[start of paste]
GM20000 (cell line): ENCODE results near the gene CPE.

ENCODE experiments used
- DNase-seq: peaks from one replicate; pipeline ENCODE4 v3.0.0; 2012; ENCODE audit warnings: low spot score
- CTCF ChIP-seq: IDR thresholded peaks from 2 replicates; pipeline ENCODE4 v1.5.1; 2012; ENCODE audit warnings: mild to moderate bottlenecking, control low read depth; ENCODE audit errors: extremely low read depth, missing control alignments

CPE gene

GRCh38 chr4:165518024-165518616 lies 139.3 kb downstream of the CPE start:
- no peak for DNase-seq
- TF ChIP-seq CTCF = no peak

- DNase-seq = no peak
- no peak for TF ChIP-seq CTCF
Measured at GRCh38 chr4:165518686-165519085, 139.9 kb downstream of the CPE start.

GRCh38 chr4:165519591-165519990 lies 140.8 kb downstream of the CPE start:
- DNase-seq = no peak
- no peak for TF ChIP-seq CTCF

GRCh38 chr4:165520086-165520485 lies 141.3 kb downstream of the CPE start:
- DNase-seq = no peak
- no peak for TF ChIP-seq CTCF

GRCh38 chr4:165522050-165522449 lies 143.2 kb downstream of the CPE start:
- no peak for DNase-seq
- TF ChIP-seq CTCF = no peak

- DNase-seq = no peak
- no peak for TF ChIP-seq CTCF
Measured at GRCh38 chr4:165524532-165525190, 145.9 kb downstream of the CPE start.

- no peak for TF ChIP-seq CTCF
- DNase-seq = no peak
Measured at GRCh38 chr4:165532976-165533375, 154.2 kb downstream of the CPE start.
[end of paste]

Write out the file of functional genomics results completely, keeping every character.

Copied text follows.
GM20000 (cell line): ENCODE results near the gene CPE.

ENCODE experiments used
- DNase-seq: peaks from one replicate; pipeline ENCODE4 v3.0.0; 2012; ENCODE audit warnings: low spot score
- CTCF ChIP-seq: IDR thresholded peaks from 2 replicates; pipeline ENCODE4 v1.5.1; 2012; ENCODE audit warnings: mild to moderate bottlenecking, control low read depth; ENCODE audit errors: extremely low read depth, missing control alignments

CPE gene

GRCh38 chr4:165518024-165518616 lies 139.3 kb downstream of the CPE start:
- no peak for DNase-seq
- TF ChIP-seq CTCF = no peak

- DNase-seq = no peak
- no peak for TF ChIP-seq CTCF
Measured at GRCh38 chr4:165518686-165519085, 139.9 kb downstream of the CPE start.

GRCh38 chr4:165519591-165519990 lies 140.8 kb downstream of the CPE start:
- DNase-seq = no peak
- no peak for TF ChIP-seq CTCF

GRCh38 chr4:165520086-165520485 lies 141.3 kb downstream of the CPE start:
- DNase-seq = no peak
- no peak for TF ChIP-seq CTCF

GRCh38 chr4:165522050-165522449 lies 143.2 kb downstream of the CPE start:
- no peak for DNase-seq
- TF ChIP-seq CTCF = no peak

- DNase-seq = no peak
- no peak for TF ChIP-seq CTCF
Measured at GRCh38 chr4:165524532-165525190, 145.9 kb downstream of the CPE start.

- no peak for TF ChIP-seq CTCF
- DNase-seq = no peak
Measured at GRCh38 chr4:165532976-165533375, 154.2 kb downstream of the CPE start.